Michael is the Delivery Lead for the IBM Kubernetes Services (IKS) which is part of the IBM Public Cloud. He has been with IBM for 23 years. Michael's current passion is managing Kubernetes at scale and is a huge proponent of personal and team empowerment. He married with 4 kids, 1 dog, and 2 cats; needless to say work is his place for peace and relaxation.
Rich: Welcome to the Trajectory Nano Series. This is the second of four weekly Nano Series sessions leading into Trajectory Live august 26th and 27th. The first talk was last week. We'll post a link to the recording in the chat in case you missed it. But first, some housekeeping. All participants are required to follow the code of conduct. It has been posted into the chat for you to review. Also, please use #trajectorynano when sharing content on social media. If you have any questions during the talk, please post them into the chat. We'll be taking questions after Michael's talk. Rich: Also, I'd like to thank Honeycomb for sponsoring today's talk. Honeycomb is a tool for introspecting and interrogating your production systems. They gather data from any source, from your clients, mobile, IoT, browsers, vendored software, or your own code. If you'd like to talk with someone from Honeycomb, they will be available to chat in the Expo tab on the left anytime during or after this talk. You may have also seen in the chat already but Honeycomb is also doing a raffle of a NASA Apollo 11 Lunar Lander LEGO if you visit their booth. Rich: So good morning, good afternoon, good evening wherever you may be, and thank you for joining us today. My name is Rich Manalang. I'm a developer advocate here at LaunchDarkly, and I'm very pleased to be joined today by Mike McKay from IBM. At LaunchDarkly we categorize feature management into four pillars: build, operate, learn, and empower. Feature management is designed to span multiple teams and use cases, all of which are contained in these four pillars. Teams often start and build and gradually work their way to the other pillars, while other teams jump right in and start by using more than one pillar. Today we'll focus on the operate pillar and hear from Mike about how they are using feature management at IBM. But before we begin, let's step back to understand what makes up the operate pillar. Rich: During last week's Nano talk, my colleague Dawn Parzych covered the build pillar. We've dropped a link in the chat if you've missed that talk. Just to review. The build pillar is all about using feature flags during the build cycle of software development. It's about separating the ploys from release or testing in production, and generally how you roll out new versions of your product using feature flags. In the build pillar, most of your flags are going to be temporary, used only during the lifecycle of the development to the release of that feature. Rich: When we talk about the operate pillar, we're really talking about how you might use LaunchDarkly's feature flags in a more permanent way, in a way that allows you to operate your products and services over time. Here are just a few examples of how you might use operational flags. Let's start with the kill switch. You can create flags that operate like light switches for your product. For example, if you're experiencing an incident due to a performance issue, maybe you can trigger the kill switch on a flag that turns off non-essential or compute intensive parts of your app. This would allow your app to recover without a lot of fanfare. Rich: You can also think of this as a circuit breaker. A circuit breaker is that thing on your wall in your house or apartment that manages the distribution of power throughout your house. If something goes haywire, a circuit trips and prevents the possibility of losing all your electricity, or worse, maybe even causing a fire. Well, that same analogy works in this case. Applying this to feature management you can wire up a feature flag to a metric you're tracking elsewhere like in Honeycomb for instance. If your metric hits a threshold, you can instruct LaunchDarkly to trigger the kill switch. This is an example of reactive monitoring using your services metrics. Rich: Another example is dynamic configuration. In a few minutes you'll hear from Mike about how they use LaunchDarkly to store and manage configurations to their Kubernetes clusters at IBM. And lastly migrations. Well, sometime in every engineer's career they will need to perform some sort of migration. For example, like maybe migrating data, databases, infrastructure or services. Well, traditionally this often involves lots of coordination and possible downtime. Well, did you know that you can use LaunchDarkly feature flags to reduce the risk of these type of migrations and possibly perform them much faster and more efficiently? Rich: Well, these are just a few examples of the build pillar or the operate pillar. And every day we're learning more from our own customers, you, about how you use LaunchDarkly to help you operate your business. So with that, I'd like to introduce Mike McKay to talk to us about how IBM uses LaunchDarkly. Take it away Mike. Michael: Hi, my name is Mike McKay. I'm from the IBM Kubernetes Service, and today I'm going to talk about our journey towards progressive delivery. Michael: Just a quick background about who I am. I've been with IBM for 24 years. I started off doing operations with SAP deployments. I did that for about five years and then my carer took me to doing product development in IBM Tivoli. And then finally the past seven years I've been doing IBM cloud development, specifically lately it's been the IBM Kubernetes Service. Previously I had worked in the DevOps organization. We have a offering which provides DevOps services for the IBM cloud as well. The reason why I bring this up is that my journey overall in these past 24 years it kind of spans how we operate, build and operate applications for customers, how we actually develop code, how we test code, the full product lifecycle around a piece of software. And what's interesting is that seeing those pieces come together and be used to drive and basically build and operate our own cloud services in the IBM cloud. Michael: And then finally, I do like to mention that I've got four kids. Actually this is a misnomer. I actually have three cats now and then one dog. And the reason why I mentioned this is that every time either I have an issue with code or things get very complex or seems like there's just no end to the complexity or issues, I just think about the trips that we take to Florida with four kids in the car, and then everything else just becomes ... seems easy after that. Michael: A little bit background about the IBM Kubernetes Service itself. We are currently operating in six regions across the globe in over 35 data centers. Just as important is our development staff is spread across the globe as well. What this means is that not only did we have to figure out how do we scale from a technology perspective but also how do we scale from just a culture and HR perspective. So we have various teams building various different microservices that need to all be deployed globally across the world really around the clock. So our development process never really stops, which kind of just presents its own set of challenges as well. Michael: So kind of giving you the background about myself and about our service, I just kind of want to go around a little history how do we actually get here and how did adopting progressive delivery helped us get here. It all started about four years ago. I don't want to say it start in the garage because it didn't, but it did start with a small group of folks here in Raleigh. We had a small team and we had one data center in Dallas that we did all of our deployments to. All of our development and tests and production environments were in that one data center in Dallas. At the time we had about 13 clusters just to manage our entire service, and we probably just had a handful, maybe a few hundred different clusters that we managed. Michael: At the time we didn't really know what we were going to be in store for four years later. Even initially when we first started this project, it wasn't even based off of Kubernetes. It was just a generic container service where customers could come to our service and say, "Hey, I'd like you to go run 10 instances of this particular image," and we'd go happily run it for you. But then around that same time was when Kubernetes really started gaining popularity, and that seemed to be the direction the whole industry was headed. So we also jumped on that bandwagon. And here we are today, supporting tens of thousands of clusters, again, spread across the globe with over 100 or so clusters just to manage our service. Michael: Four years ago we also had a different mentality of how we built and operated our service. We still had this mindset of we're building a product. With that mindset, we tended to think of the service as one big monolithic piece that we would, we'd build that piece, we would test it together, we would promote that same big monolithic service across from our development to our test environments to our production environments. Not only was it time-consuming but we also knew that was not going to scale. Michael: And then finally, what we were doing is we were delivering features alongside delivering code. So that meant that typically we do deployments onto our production environments every Tuesday and Thursday. During that deployment process we would actually be releasing new features to our customers. So if a customer came in at 2 p.m and then at 2:30 they'd refresh their screen on a Tuesday, they may see brand new buttons, brand new capabilities. All that was basically rolled out to our entire customer base every Tuesday and Thursday with really no controls in place, and if something went wrong, how we rolled it back or how can we just test this on a smaller population, we had none of that at the time. Michael: The first thing we did was to realize that hey, in order to expand beyond Dallas, we needed a better way to build and control our code deployments themselves. Interestingly enough, we looked at our LaunchDarkly and we realized, "Hey, there's actually some potential here." LaunchDarkly provided us the ability to on many different platforms or many different in our case clusters is to provide a set of valid key or values. And these values were basically the versions of the microservice that we needed to run on all these clusters. Michael: What's interesting is that our first use of LaunchDarkly was not the traditional sense of feature flags. At the time we just used them as a way to build some rules and deliver the values of those rules out to our clusters, again, to determine which versions of our microservice got run those clusters. The big architectural difference between our old build process and our new build and deployment process was moving away from a push-based model which utilized the Jenkins application to not only build our images and build our microservices but also then push that out to all those environments as well. So every time we wanted to do a deployment to any Kubernetes cluster, we'd have to run a set of Jenkins jobs to make that happen. Michael: Part of our redesign here in phase one, we've moved towards a pool based approach where each and every cluster in our environment is now responsible for talking back to LaunchDarkly and understanding which versions of microservices should be running and doing the deployment on those clusters themselves. So this actually greatly increased our scale and our capability to deliver code quickly how to not only our hundred or so control plane clusters, but to the tends of thousands of clusters that we manage for our customers as well. Michael: The next step we took in our journey was we've got this really cool technology called LaunchDarkly managing our builds and where our code is deployed to. Then we actually started integrating this into our operational control plane. So we have various things like our clusters themselves locked for changes or how many instances of a particular microservice that we're running in this particular environment. We actually started utilizing feature flags to control those various operational features of our environment. At the time it was just a handful, so it was really a small team in Raleigh that was using. This is the only team really in the entire service that was using feature flags at the time beyond using it for our deployments. Michael: So basically we've kind of built this big complex machine which is the IBM Kubernetes Service and then we just wanted a simpler way to go through and tweak and control various bits and pieces without having to go through and update configuration all these clusters and/or go through and redeploy applications just get these settings changed. So this is really I'll say our kind of first foray into actually using feature flags kind of as they were intended to be used. Michael: Then as part of phase three this is kind of what I call our growing up period. This is where we went from really just kind of the Wild Wild West where we had developers rolling out code with really out any oversights. We weren't really sure which changes were going to the environment. The one thing we needed to do was to put some kind of not really guard rails but just some auditability into our process, really understanding what kind of changes we're making to the environment and get that under control of it. Michael: So what we did in phase one is we made it really, really easy to deploy, and that was great. The problem though is that because it was so easy, we, again, we lost a little bit control on understanding when changes were taking place, were they taking place at the appropriate times, and if it did have an impact, then could we go back through and see what changes occurred, why they occurred, and was anyone aware of any other circumstances happening to be going on in the environment when that happened. Michael: Part of phase three we built our own tool. We actually call it razee flags, and this incorporates our ServiceNow change management system into our code delivery process. So anytime you wanted to change a LaunchDarkly flag to say bump up a new version of a microservice out into the production environments, you could go to razee flags, you could check, find the feature flag that you wanted to change, request that change, supply some information such as any tests that were run, the type of change that it was, which environment is going to impact, any backup plans. All that then is inputted into this change request, and then the razee flags application itself would kind of open up the ticket through ServiceNow, wait for that ticket to get approved. And once that ticket would get approved, it would allow the user to actually make the change to the flag. Michael: Now the really cool thing about all this is that LaunchDarkly is actually seen how we do this and they've incorporated this now directly into LaunchDarkly. One of our goals for this year is to actually sunset this application here and just utilize the capabilities now built into LaunchDarkly to integrate with our change management system. Michael: Finally, on phase four, this is I guess what I would call are really our first true feature flags. Up until this point our feature flags were always kind of what really, I guess what you read about when you hear feature flags. Either we're using it for our deployments or we're using them for operational flagging, which in both cases when you look at the LaunchDarkly interface and you click on any of our users, they weren't really users. They were Kubernetes clusters. So this is the first time when we started actually using feature flags to control features to our actual customers and users. Michael: So we had all of our teams and all the squads across the globe starting to use feature flags. And the problem is that everyone started using feature flags, which is a good thing and a bad thing. It was a great thing because we now got the capabilities to enable and disable features per user or per segment of users. We could turn, do things like have kill switches, and we then became much more confident about delivering code because now we can actually truly enable or disable that new set of code that we just delivered via the feature flags. Michael: The problem we had though is that we had lots of feature flags. A lot of times we would create a new feature which spanned across multiple teams. And what would happen is multiple themes would end up creating their own feature flags. So now, in order to deliver one big feature, we would have to go through and turn on five or six different feature flags, associate those feature flags with the appropriate people in segments. At the same time this is very helpful and it really got a lot of teams experienced in using features, we still have a bit of a maturity step to take before we really started using feature flags optimally. Michael: Finally, what I call phase five is feature flags done right. This is taking everything we've been doing really for the past three years since we started out on our journey here. And we put a little bit of organization and thought behind our feature flags. So now, instead of just having all these teams arbitrarily create their own flags and control their own code and features, we started thinking about feature flags before we actually started writing code. So at the time when we start thinking about new features just from kind of an inception point to where offering management is thinking, "Hey, that would be really cool if we had this really cool blue button that when you clicked it, launched a set of fireworks in the back end," this is the case where this feature is going to impact several teams. So from the get-go now we create one feature flag that helps control that feature across all the teams. Michael: The cool thing about this now is that now the amount of feature flags that we have to manage itself is much smaller, more manageable. It actually controls features across a variety of different microservices and components in our service. So now, we can have one feature flag that will turn on capabilities in our UI, will enable new APIs to be accessed by the user, and will also enable the command line interface to have more capabilities as well. Michael: Now, when we roll out a feature instead of tweaking five or six different flags, we can just control one, associate a segment with that one flag, and then on top of that we can also see how the flag's being used. So part of our maturity was standardizing the flags across the organization, but was also using additional capabilities in LaunchDarkly to then help understand well how do the using the feature flags actually impact the user's experience through the product. So using the analytical capabilities of LaunchDarkly we can see now that when certain flags are set, how's the user's behavior changed, and we can then control feature development or featture direction of that feature based off that information. Michael: Finally, some closing thoughts. I guess when we look back at the four years we've had and where we started from and where we're at today, what we realize is that there's a lot we still don't know. There's a lot of improvements we plan on making in order to move towards progressive delivery. I think we've actually made a really good start in terms of where we were, where we're at today and where we're heading towards. A lot of new capabilities and in terms of how new features that we can enable through feature flags, how we can get that to span across more pieces of the IBM cloud itself. Michael:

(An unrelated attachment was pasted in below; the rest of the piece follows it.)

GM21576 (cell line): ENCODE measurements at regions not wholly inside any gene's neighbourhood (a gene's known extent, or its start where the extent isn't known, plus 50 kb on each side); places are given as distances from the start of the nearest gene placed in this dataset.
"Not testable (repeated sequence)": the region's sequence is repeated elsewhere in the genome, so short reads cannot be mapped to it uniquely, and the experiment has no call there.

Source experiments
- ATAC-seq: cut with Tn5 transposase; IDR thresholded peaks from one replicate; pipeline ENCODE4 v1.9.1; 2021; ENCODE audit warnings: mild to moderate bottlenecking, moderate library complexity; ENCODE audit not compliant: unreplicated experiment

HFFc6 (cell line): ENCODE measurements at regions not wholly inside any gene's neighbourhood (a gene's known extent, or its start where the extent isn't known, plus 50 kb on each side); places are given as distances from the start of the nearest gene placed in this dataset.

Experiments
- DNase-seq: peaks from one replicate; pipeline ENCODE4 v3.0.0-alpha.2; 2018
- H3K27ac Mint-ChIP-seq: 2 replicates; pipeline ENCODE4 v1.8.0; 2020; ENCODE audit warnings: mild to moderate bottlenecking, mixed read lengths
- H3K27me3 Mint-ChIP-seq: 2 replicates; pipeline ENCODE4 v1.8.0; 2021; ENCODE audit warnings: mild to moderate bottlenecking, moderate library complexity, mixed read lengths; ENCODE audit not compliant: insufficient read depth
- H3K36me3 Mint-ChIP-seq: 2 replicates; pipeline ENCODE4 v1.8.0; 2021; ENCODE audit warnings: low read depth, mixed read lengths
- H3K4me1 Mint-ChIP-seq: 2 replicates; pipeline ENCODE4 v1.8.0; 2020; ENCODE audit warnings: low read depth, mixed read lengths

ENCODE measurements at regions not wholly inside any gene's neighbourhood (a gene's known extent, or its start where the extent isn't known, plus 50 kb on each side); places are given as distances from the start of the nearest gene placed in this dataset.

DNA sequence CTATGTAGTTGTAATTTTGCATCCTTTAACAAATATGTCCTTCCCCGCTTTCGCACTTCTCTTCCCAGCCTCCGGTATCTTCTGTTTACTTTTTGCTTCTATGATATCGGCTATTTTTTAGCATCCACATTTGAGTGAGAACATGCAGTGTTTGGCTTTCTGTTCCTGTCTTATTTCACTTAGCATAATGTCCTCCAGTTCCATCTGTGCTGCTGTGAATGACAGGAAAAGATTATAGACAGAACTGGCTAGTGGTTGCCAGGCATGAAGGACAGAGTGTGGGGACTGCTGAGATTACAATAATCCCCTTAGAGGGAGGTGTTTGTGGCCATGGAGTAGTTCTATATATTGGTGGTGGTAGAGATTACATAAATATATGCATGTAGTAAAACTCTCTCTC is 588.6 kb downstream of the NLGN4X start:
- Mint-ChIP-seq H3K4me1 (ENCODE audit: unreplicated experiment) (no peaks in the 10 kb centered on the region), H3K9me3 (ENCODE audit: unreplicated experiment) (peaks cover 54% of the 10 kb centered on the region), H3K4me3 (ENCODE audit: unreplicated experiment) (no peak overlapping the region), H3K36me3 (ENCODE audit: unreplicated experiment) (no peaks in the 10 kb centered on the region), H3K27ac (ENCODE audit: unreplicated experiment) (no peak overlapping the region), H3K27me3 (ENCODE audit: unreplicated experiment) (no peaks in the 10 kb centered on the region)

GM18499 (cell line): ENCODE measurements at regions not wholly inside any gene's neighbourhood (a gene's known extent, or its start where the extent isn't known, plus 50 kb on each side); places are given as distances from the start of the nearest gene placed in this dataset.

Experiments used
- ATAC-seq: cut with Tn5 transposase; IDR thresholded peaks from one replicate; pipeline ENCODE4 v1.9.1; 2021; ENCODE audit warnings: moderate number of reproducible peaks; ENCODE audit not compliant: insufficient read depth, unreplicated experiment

So today, with the IBM Kubernetes Service, we've used these feature flags quite extensively. Almost all new features that we deliver are always feature flagged before they go out the door. In the future, we want to expand that to include more services. So as we come up with services that span across IBM Cloud Services, so we may have new features that span for example IBM Cloud Object Storage and IBM Kubernetes Service and our new IBM satellite offering, how do we organize and get the rest of IBM cloud platform to share the same feature flag experiences that we have. Michael: If you'd like to reach out to me, I provided my Twitter handle here, as well as my email address. But I've also put a link to our razee-io project. In phase one I talked about how we do our delivery process. We have actually open sourced that since last year. So if anyone's interested in how we do, or more information about how we do our delivery in the IBM community service, you're welcome to check out that link at razee.io, or even try it out if you'd like to. Thank you for attending. Rich: Thanks for that Mike. That was a really good talk. Wow, it's been four years since you started this journey with LaunchDarkly. That's quite a feat, especially since you're now just starting to use LaunchDarkly feature flags the way most people use them today. Rich: We're now in the Q&A portion of this talk. If you have any questions for me or Mike, please throw them in the chat on the right. Make sure to ask them in the stage chat. I guess I'll start. I have a burning question for you Mike. Michael: Yep. Rich: What I want to know is how you're getting by with working from home with four kids, two cats, and a dog? Michael: I basically lock myself in the basement. Although I tease people and say, "I'm stuck in the basement," as you can see behind me, it's not really that bad of a thing. When I first started it was upstairs, and it sounded like I was working from a shopping mall. So I've just kind of learned to consolidate myself down here by myself for eight hours a day. Rich: Excellent. Yeah, I had that problem too. If you hear a dog start barking, it's because my mailman's here. Yeah, working from home during COVID times, right? Our first question coming in today is from Dan O'Brien, and he asks: What led you to LaunchDarkly since you didn't use it for regular feature flags to start? Michael: I'd say that's a pretty interesting question. Before I started working with the IBM Kubernetes Service, I was in the IBM DevOps organization. Part of my job was looking at various different developer tools, things like feature flags and build tools and analytical tools and things like that. And one of the tools that we had looked at was LaunchDarkly. At that point we just were kind of investigating how customers use it and how we could actually incorporate it. Michael: Then, when I switched jobs to IBM Kubernetes Service, I was tasked to basically help rebuild the whole CI/CD pipeline. It's kind of weird. You kind of have these two completely opposite ideas in your head. You have feature flags and you have this problem like how do we build and deploy software across the hundreds if not thousands of environments. And somehow it just clicks where I've thought like, "Hey, this would be really cool if we could use feature flags, treat each of our clusters as users and kind of the rest is history." Rich: Yeah, so you kind of like backed into it and started in that operate pillar right away before even really thinking of feature flags as for controlling features. That's pretty cool. Next question comes from Elain Menchaca and his question is: Do you use feature flags or the permanent feature flags? If yes, how and where? Michael: So it's an interesting question because we always kind of scratch our head and like, what is a permanent feature flag? At one point the folks on LaunchDarkly did answer that question for us. So we're getting a bit better about it. Most of our deployment flags we consider permanent flags because they never go away, or at least as long as the microservices we're deploying that flag never goes away. Actual features themselves as we're starting to get into now, I guess we do deem those as non-permanent because there's a definitive lifecycle to those feature flags. There's the inception we created, and when we think about the new feature we want to deliver to the point where we've already rolled this out everywhere and we know that we want to get rid of that flag. Michael: So those we know there's basically a definitive start end time to those flags, so those are not permanent. But most of our operational in deployment flags we do set as permanent. And for us it's more or less, we sort through a list of feature flags. We can just use that additional metadata to help filter through our multitudes of flags that we have. Rich: Got it. Yeah, makes sense. Next question comes from Clark Gates George and he asks: What are the most interesting potential or interesting operational flags use cases you have in place today, and do you plan to add more use cases in the future? Michael: One interesting thing is, so I've done talks about this in the past. We use feature flags to deliver code out to all of our environments. And one feature flag we have kind of works against all the other feature flags that we have for deployment, which is to disable deployments on clusters. So we call it the cluster lock flag. And what this does is since all of our deployments are automated and automate three feature flags, we want to have the ability to where we can basically say, "Hey, don't make automatic updates on this particular cluster." So we can target a cluster or we can target a set of clusters based off rules and say that these clusters are locked therefore no deployments happen to it. Like I said, it's interesting because we have one flag saying, "Hey, I want to do this automated rollout," and we have this other flag says, "No, you don't want to do it. We want to basically stop all updates on this particular cluster." That's one example. Michael: One other example is kind of a cool thing we learned as we're scaling out our solution is most of our clusters, I mean, we're talking tens of thousands of these things would start reporting information back to our API service and they would do so on a regular interval like every five minutes. So every five minutes we just get tens of thousands of API calls. So we created an operational flag that we could deliver to various clusters to say, "Hey, just pick a random time between two to three minutes and then send the data back to the API server." And then we were able to roll that out across regions and kind of control how all of our agents basically flood our server and have a bit more control on it. Michael: So that's actually I think one of our cooler things, one of the things that was fun to implement because we could actually see that change happen in real time with some metering graphs that we had in place on our API. Rich: That's kind of like using it as a jitter, control the jitter on- Michael: Pretty much yes, yeah. Rich: Right. That's pretty cool. Michael: Yeah, we got some stuck in this weird thing where, like I said, every five minutes no matter what we did they would all just kind of synchronize on this five minute interval. So yeah, we used that feature flag to help control that. Rich: Yeah, that's a big problem for a lot of real-time applications. I used to work on a really popular chat application once and whenever we'd go down and come back up, we could never make it back up because all of those clients would start hitting us all at exactly the same time until we figured out, "Oh, you know what? Maybe we should add some jitter to this." So yeah. Michael: Now you're going to leave me guessing what chat application that is, but that's another talk. Rich: Yeah, that's another talk. Another question coming from Jacob. Do you still have feature flags that depend on each other? Michael: I would say no. We've kind of gotten to the point right now where instead of having dependent feature flags, we just have one flag that will control an entire feature. When we first started using feature flags, I think we did try to do some flags where we'd create a high level flag and then we create sub flags below that. But I guess just the way, either the way our feature has been rolled out or the way we're using it, it's not as useful as we thought. We're primarily, we just have one big flag at the top of every feature and that's how we used to control the feature. Rich: Got it. And is that primarily because part of its visibility maybe? Like not knowing to easily know like what's dependent on another flag? Michael: I think it's more or less just simplicity for us. Rich: Okay. Michael: Just having one flag to control an entire feature. I mean, and we have some fairly big features going on now, but we never really say that, "Hey, I want to have this small component of a feature be enabled independently of the main feature." I mean if those use cases come up, we'll certainly use those, but as of right now we are just, we have basically monolithic features that we're rolling out. Rich: Got it. Yeah, keep it simple. Next question from Steven Lee. Can you expand on the shift from phase four to five where you bundle multiple updates into a single feature flag? When you're rolling out a new update that could disrupt existing features under the flag, how do you manage your risk since the update can't be turned off with a flag? There's two questions there, but like, yeah. Expand on four and five. Michael: I'm actually trying to absorb this question here for a second. So when we talk about rolling out features, I mean that's different than rolling out code. So whenever we do roll out code, we still roll it out in a small incremental changes. So even though the feature is not fully baked, we do know that the code we rollout is production ready and fully baked. Usually by the time we do turn on big features, they have been tested and they have been tested quite a bit before we got there by folks in several different environments as well. So just because we're kind of bundling these things together into bigger flags and bigger updates, doesn't also mean that we are just rolling up more, bigger untested code changes. Rich: Okay. Michael: Not sure I answered the question or not, but ... Rich: Yeah, yeah. I mean I think that's one way to totally decouple it. Kind of similar lines I have a question myself. I mean one of the things you talked about in your presentation was that in phase four you have this problem of lots of feature flags. I mean, I kind of want to know a little bit more detail about how you guys are really tackling that problem. Like you have a limited set of users right in LaunchDarkly? Michael: We do. But we still have quite a few users. I mean initially in phase four, that's really when everyone got really excited about feature flags, and I feel is kind of like the term du jour. So every team wanted to do feature flags, and even though they're working the same feature, everyone basically had their own separate feature flag for that feature. So our API, our UI. And what happened is that we still kind of end up in the same problem we had before where we had to coordinate releases and coordinate feature rollouts between these teams. But this time instead of delivering code, we're just synchronizing coordinating enablements of feature flags. Michael: Going from cutting the amount of flags that we have in half and basically rolling out larger flags which encompasses more than one component, again, going back to the early point, just greatly simplified things before. Now, even though we have less flags, I would honestly say this is where we should have started from the beginning. And I think our phase four is more kind of like just our inexperience about using feature flags and just lack of coordination amongst the teams to really set some kind of ground rules in how we do feature flags. Rich: Yeah, and that's obviously a problem I think a lot of customers have. I mean, we have it ourselves here at LaunchDarkly. We started using our own system to build our product without a whole lot of process and guidance in terms of like how we should be using it. We didn't have naming conventions or things like that. You look through our list of flags, we've got a lot of them, and we're slowly evolving to kind of take on that challenge of improving that process. Michael: It's definitely one of those cases where, yeah, we got the shiny new toy and everyone wanted to play with it, and ever did play with it. And then we basically had to make people share that toy from here. Rich: Yeah. Yeah, makes sense. Another question here from Rich Crook, and his question is: What tips and/or challenges can you give to companies just starting along this process? Michael: I would actually say think about what feature flags mean. I think a lot of people have in their heads this is what a feature ... I mean, they have a very simplistic idea of what a feature flag is, but they don't really put much effort into how do you actually operationalize using flags. That's exactly the problem we had, and it definitely shows up in phase four and phase five, because again we have this really cool tool but introducing it into the entire organization and kind of setting standards. Like for example, just something as simple as the naming standard on flags is very important. Michael: Adding labels to these things to make them easier to organize and filter through, assigning owners to flags is actually very important because you'll be surprised how many times you wake up and you see that I've got 300 flags and I don't know what half of them do. Having owners in there can definitely help facilitate some transparency about what these things were designed for and what they're for. One example we do now which we didn't do in the past is using the flag metadata to associate each one of our flags with a GitHub repository. So we know exactly what that flag is used for and what team is responsible for it. Rich: That makes sense. That's pretty cool. Do you guys use code refs? Michael: We don't yet, partially is because we use GitHub Enterprise and up until about a month ago we didn't realize that you could just use the command line and not push those, that code to LaunchDarkly. That was a kind of big no-no for us, but now that we understand that the command line allows us to scan the repositories and not actually push our code to LaunchDarkly, is something that's on our plate to look at. Rich: Yeah, that'd be cool because you know instantly like which repositories that flag is in. Michael: Yeah. Rich: Because it could be in multiple repositories, right? Another question just came in. Again, it's a second question from Elain. Have you seen performance issues within a transactional flow with feature flags? Michael: We have not. I mean, I kind of ... We really like the architecture of LaunchDarkly. The fact that all of the evaluations are done on the SDA itself. So it's not like every rule or every flag evaluation requires the round trip back to LaunchDarkly or not. Even when LaunchDarkly is down, we can still evaluate rules. Now, we definitely probably abuse that more than other customers. We've found a few cases where we do a lot our feature flag checks within say like a for loop and we'll have literally millions of flag checks from some of these flags, and we've really noticed no issues of performance there. Rich: Yeah, that's awesome. I think I have one more question from for me. Natural question here is that is there a phase six? Michael: Honestly if you'd asked me six months ago I wouldn't even know there was a phase five. It's one of those where you just kind of live and learn. One of the things we're slowly getting into and I know I didn't cover very much in the talk was using analytics, combining analytics with feature flags. So taking environmental factors and using some new capabilities that LaunchDarkly has about changing flag rules based off of external triggers. Michael: One of the things we definitely want to move into is moving more towards integrating our ServiceNow with LaunchDarkly. Today as I mentioned in the talk, we have a separate application we've written for that. So that's probably about phase six, is kind of getting rid of some of the stuff we build and to incorporate the native LaunchDarkly features. Rich: Got it. Yeah, I mean I think, I was kind of halfway kidding there, but I think I really would love to see what is it for someone that kind of back ended into LaunchDarkly? What is it that you would like to see us work on next? I mean, I think the workflow stuff that we talked about in the past regarding ServiceNow approvals and stuff that you guys already built, we're just building that stuff into LaunchDarkly now. I mean, I think that's going to help you guys, it'll help a lot of customers that have the change management issues that they have to deal with in their process. But are there other things that you guys have thought about using LaunchDarkly for that we haven't been able to do because it just isn't there or you'd have to build it out yourself? Michael: Not so much a use of it. My biggest ask from LaunchDarkly now is to give us a mobile interface because you'd be surprised how many times I'm sitting, I'll get a call or something like on a Saturday afternoon, I'm out, and I'd love to basically need to make a change to a feature flag. Right now honestly the interactions with LaunchDarkly on a mobile device isn't that great, and I would love it to be able to go through and change some variants of associated rules or just make quick changes to flags, would be awesome. Michael: That being said, we're always kind of looking, I mean, we're always ourselves being introduced new problems and challenges. I guess, I mean the cool thing about LaunchDarkly is it's technically kind of like a Swiss army knife. You can use it for many different purposes as we've proven. But I'm sure back in 2021 we'll be talking about phase six. Rich: Yeah, hopefully so. Well, I think we're just about out of time and I want to give our audience a chance to visit the folks that are sponsoring this, Honeycomb. Go over to their booth for the raffle. We're going to end this part early. Again, thank you Mike. It was a pleasure chatting with you today. And thanks again to Honeycomb for sponsoring this talk. And thank you for tuning in with us today. Rich: Next week we will have my colleague Yaz Graham presenting the learn pillar. And he'll be joined by our featured guest Claire Knight from GitHub. I have a few other things here, and let's see. If you have any other questions, feel free to ask them on Twitter using the #trajectorynano or tagging us at trajectoryconf. If you'd like to chat with us live, please visit our docking station. The URL will be pasted into the chat. And that concludes today's talk, and until then have a wonderful rest of the week. Thanks. Michael: Thank you very much.